So if 2-3% are accepted for fast track don`t you think it would be a good idea to be prepared by being a maths smart ass. An investment of a couple of hundred quid to get on the Fast-track train would be a sound investment.
  16. If you intend becoming an electrical CT my advise is concentrate on:


    These disciplines are used constantly for electrical calculations.
  17. If you've time and money to burn, then sure, do the maths, but if your maths is good enough to pass for AET (let's be clear, you can't join as Fast Track), then join as an AET and go to the tuition after work. I hadn't done any A-level maths and I passed the Fast track selection with no great problem. It just took a little extra work everyday, that's all.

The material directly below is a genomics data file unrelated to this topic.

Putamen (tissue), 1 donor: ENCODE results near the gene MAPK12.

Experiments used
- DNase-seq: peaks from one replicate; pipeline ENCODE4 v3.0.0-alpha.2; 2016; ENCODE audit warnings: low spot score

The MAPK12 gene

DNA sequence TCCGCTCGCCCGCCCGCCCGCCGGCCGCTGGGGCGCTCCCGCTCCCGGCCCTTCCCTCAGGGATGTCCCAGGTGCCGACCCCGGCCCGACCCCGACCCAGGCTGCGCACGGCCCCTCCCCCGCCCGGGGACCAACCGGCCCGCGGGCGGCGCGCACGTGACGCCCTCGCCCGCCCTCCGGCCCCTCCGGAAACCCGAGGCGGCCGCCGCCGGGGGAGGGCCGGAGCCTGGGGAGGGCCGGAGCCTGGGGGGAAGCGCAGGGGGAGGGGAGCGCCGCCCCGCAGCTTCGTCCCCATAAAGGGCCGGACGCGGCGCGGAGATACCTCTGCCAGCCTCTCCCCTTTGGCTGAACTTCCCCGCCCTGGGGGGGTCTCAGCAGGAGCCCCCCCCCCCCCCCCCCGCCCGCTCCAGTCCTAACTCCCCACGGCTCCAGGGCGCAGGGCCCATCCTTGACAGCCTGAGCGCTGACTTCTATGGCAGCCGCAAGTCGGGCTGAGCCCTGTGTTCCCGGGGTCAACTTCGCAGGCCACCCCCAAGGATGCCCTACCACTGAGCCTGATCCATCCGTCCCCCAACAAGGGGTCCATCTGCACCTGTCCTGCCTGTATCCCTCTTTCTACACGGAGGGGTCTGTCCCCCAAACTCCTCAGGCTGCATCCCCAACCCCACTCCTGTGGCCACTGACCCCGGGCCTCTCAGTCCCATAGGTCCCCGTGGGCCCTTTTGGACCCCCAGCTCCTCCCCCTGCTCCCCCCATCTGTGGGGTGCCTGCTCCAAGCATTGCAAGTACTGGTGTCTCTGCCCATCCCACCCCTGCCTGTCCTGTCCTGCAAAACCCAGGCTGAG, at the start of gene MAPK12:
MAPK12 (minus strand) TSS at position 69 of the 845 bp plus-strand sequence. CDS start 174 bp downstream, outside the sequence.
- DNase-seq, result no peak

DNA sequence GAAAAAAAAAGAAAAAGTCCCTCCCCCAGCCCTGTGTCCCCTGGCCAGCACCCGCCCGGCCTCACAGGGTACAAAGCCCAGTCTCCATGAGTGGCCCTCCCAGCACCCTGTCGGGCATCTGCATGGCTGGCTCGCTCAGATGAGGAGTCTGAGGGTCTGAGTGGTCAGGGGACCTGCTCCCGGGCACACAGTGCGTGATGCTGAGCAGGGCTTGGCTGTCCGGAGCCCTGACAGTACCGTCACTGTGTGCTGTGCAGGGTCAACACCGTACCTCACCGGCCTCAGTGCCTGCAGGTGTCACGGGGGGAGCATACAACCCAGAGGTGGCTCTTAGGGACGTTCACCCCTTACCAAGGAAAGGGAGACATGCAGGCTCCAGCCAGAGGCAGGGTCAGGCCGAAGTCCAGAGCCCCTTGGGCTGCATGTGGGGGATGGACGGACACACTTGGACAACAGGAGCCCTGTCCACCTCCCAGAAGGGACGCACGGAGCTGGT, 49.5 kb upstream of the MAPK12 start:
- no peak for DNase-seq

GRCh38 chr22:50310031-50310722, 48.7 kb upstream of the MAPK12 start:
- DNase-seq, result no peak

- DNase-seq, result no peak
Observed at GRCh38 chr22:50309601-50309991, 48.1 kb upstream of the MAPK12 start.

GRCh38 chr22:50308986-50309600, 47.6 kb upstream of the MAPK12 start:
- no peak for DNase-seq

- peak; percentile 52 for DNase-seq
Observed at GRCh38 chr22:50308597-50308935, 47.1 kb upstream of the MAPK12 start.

18. Dont worry about being called a WAFU, I've had 21 great years in the senior side of the Senior Service.
    If the average fishead had tried harder in school the Fleet Air Arm may had been a option to them. "Ha Ha"

    You Take You Chance When You Choose You Branch
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  19. Wafus are entiteled to 8 hours sleep (Deckhead Inspection) a day. Any thing they can get at night is a bonus
  20. WAFU is an acronym that refers to the 'Foul Weather' clothing that could only be drawn from stores and worn by selected personnel on the Flight Deck, often known as 'Wind proofs'. WAFU actually stands for "Weapons and Fuel Users" only, normally the 'Weapons (Bombheads) and Flight Deck Stockers (Badgers).